The Transmission of the Lamp “Lamp” in the title refers to “dharma” (teachings of the Buddha). A total of 1701 biographies are listed in the book. Volumes 1 to 3 are devoted to the history of Indian buddhism, and the history of buddhism in China starts in chapter 4 with Bodhidharma.
The lamp is also in reference to the reason I chose to make my project a lamp to shed light on the teachings and rituals of each culture. As well as the fact that the lantern takes an irreplaceable role in Chinese culture. http://www.thejakartapost.com/news/2008/02/04/lantern-symbol-brightness-love.html
Made of paper, the lantern, called lampion here, is the main focus of attention of the celebration as it symbolizes the wish for a bright future.
In addition, the Chinese believe that while red is a symbol of happiness, gold is a symbol of wealth. So, it is understandable that Chinese New Year ornaments like lanterns are artistically designed with a bold red background embellished by a gold motif.
The color red is also a prominent symbol of the Chinese culture. Not only is it the color of the National flag rather it manifests itself in various ways in the lives of the Chinese people and has a deep symbolic meaning to it. For the Chinese the color red symbolizes good luck and happiness. This is why we find the color overwhelming the scenery on special occasions and festivals such as the Chinese New Year. It is also used to ward off evil spirits and is a large part of a Chinese household.
Chopsticks bring about a form of etiquette which differs from region to region.
for example; You must not stick the chopsticks directly into the rice bowl. This symbolizes that a family member has just recently died. Compliance with these rules sometimes signals a person’s status, culture, and family education to others.
Another Chinese symbol would be the yin-yang symbol. http://en.wikipedia.org/wiki/Yin_and_yang
Yin and yang are actually complementary, not opposing, forces, interacting to form a whole greater than either separate part; in effect, a dynamic system. Everything has both yin and yang aspects, (for instance shadow cannot exist without light). Either of the two major aspects may manifest more strongly in a particular object, depending on the criterion of the observation. The concept of yin and yang is often symbolized by various forms of the Taijitu symbol, for which it is probably best known in Western cultures.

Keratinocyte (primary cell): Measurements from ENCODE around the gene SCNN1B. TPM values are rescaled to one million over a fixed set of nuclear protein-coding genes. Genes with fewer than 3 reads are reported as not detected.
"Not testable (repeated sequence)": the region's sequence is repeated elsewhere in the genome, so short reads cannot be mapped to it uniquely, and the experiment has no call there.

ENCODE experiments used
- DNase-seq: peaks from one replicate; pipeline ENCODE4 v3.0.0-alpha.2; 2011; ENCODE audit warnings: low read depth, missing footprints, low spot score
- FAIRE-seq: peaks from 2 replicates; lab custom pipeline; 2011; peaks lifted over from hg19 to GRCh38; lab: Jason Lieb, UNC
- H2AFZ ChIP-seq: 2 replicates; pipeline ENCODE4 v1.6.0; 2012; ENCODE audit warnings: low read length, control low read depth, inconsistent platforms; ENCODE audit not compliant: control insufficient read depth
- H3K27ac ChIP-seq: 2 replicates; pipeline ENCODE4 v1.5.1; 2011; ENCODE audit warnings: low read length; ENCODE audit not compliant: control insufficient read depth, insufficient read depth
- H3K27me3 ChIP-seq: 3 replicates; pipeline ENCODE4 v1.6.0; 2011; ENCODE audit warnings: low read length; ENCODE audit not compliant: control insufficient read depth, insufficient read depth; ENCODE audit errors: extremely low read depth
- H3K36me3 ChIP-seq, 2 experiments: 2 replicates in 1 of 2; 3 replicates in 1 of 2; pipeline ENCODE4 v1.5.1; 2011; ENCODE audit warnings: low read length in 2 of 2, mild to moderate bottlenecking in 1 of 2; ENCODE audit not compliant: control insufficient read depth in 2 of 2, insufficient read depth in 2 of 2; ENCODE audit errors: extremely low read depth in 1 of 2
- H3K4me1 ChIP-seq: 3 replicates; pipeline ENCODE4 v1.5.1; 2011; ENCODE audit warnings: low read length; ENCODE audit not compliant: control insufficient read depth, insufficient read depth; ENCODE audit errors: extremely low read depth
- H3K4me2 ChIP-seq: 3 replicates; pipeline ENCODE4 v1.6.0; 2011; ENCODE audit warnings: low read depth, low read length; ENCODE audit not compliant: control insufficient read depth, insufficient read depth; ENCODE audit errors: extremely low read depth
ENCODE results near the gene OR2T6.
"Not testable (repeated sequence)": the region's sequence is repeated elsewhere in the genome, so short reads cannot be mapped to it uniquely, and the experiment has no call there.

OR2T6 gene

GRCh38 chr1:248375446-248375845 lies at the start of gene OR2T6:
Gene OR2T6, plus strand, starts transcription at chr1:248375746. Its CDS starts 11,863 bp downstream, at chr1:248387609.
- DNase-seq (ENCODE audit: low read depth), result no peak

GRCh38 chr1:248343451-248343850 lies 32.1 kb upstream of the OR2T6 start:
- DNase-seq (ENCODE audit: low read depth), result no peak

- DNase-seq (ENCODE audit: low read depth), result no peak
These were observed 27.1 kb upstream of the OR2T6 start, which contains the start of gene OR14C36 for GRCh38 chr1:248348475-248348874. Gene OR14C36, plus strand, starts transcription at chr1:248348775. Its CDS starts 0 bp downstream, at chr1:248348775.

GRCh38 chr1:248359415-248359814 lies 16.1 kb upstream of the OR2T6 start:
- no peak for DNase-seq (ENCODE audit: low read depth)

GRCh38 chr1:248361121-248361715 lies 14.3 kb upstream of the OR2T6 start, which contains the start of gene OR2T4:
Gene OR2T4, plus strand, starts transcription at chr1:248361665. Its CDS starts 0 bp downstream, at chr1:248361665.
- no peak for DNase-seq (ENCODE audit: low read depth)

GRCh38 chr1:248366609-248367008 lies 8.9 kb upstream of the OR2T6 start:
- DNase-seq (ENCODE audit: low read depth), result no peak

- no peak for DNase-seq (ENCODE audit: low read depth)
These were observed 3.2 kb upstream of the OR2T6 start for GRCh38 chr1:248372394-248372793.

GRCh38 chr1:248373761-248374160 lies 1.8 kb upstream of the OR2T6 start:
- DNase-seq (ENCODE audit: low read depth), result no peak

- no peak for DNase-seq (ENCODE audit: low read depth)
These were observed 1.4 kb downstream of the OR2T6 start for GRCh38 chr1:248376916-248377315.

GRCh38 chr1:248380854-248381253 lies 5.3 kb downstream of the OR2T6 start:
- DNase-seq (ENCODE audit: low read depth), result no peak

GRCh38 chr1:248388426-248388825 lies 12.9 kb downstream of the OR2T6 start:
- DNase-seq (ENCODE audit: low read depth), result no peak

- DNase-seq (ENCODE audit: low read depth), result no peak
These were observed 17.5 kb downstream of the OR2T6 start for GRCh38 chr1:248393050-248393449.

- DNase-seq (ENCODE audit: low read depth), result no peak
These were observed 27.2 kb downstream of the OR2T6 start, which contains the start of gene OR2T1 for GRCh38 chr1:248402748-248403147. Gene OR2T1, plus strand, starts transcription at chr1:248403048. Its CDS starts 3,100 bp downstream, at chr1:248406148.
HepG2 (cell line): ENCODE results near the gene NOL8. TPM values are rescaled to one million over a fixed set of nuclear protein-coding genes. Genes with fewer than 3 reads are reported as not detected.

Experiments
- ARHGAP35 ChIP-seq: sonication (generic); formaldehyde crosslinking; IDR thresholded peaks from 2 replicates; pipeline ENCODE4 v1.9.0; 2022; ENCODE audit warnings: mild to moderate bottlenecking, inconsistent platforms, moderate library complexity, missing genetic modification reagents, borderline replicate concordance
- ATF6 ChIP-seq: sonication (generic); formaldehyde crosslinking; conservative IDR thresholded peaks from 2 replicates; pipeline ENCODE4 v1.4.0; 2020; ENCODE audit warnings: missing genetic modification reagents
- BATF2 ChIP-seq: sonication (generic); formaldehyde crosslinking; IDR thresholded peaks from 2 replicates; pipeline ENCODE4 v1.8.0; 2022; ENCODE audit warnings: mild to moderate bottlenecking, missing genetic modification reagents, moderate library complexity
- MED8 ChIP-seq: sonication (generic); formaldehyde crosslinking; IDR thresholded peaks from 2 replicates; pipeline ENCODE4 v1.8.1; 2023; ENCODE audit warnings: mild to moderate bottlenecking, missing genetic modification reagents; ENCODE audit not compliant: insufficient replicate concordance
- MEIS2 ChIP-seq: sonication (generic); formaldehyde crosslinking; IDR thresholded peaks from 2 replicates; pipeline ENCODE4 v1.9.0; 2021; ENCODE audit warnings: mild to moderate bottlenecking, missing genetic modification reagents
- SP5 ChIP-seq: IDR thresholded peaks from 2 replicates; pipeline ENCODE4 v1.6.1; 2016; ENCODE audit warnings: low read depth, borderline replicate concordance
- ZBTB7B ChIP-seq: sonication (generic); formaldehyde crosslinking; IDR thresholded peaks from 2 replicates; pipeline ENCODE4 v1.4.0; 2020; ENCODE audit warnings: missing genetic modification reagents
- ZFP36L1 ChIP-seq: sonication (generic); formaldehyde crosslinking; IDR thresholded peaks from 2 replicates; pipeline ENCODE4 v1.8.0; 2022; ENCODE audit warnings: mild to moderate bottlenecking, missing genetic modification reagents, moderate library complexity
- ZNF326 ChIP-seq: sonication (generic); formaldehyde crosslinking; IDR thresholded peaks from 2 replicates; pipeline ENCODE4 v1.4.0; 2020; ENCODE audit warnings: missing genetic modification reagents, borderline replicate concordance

The dragon is also an integral part of the Chinese culture. http://www.travelchinaguide.com/intro/social_customs/dragon_lion.htm
The people of China have a long held belief that they are descendants of the dragon, a tradition that is firmly embedded in their culture and one that is encountered across all aspects of Chinese society and in the minds of its people.
The Chinese knot is a symbol for physically manifesting their wishes and hope for good luck. Each one by the way it is made and knotted will represent a different wish or hope.
The intricately and exquisitely worked Chinese knots have been used as a good-luck charm for many centuries. Their different images and knot workings convey different messages and wishes.
Every basic knot is named after either their inner meaning or outer form. It requires two or more cords to arrange and tangle into different knots. There are about eleven basic types of knotwork, and the more complex knotworks are constructed from combining or repeating the basic ones. By combining or arranging the different knotworks into various and auspicious patterns, the traditional Chinese knot finally comes into being, and conveys the wishes that the artisan wants to extend, such as happiness, longevity, joy, luck and so on. The one major rule of the knots is that all the knots must be tied using only one thread. When the knots are finishes, they should be double-layered and look symmetrical from both front and back.
The most commonly used material for making Chinese knots is silk threads. Chinese knots come in a variety of colors and shapes. The popular colors are gold, green, black or blue, however, the most commonly used is always red, which is the symbol of prosperity and luck in Chinese culture. As for the shapes of Chinese knots, you can often see shapes of flower, bird, fruit and animal. These traditional decorative images are considered to be able to drive away evil spirits and act as good-luck charm for the people who wear the knots.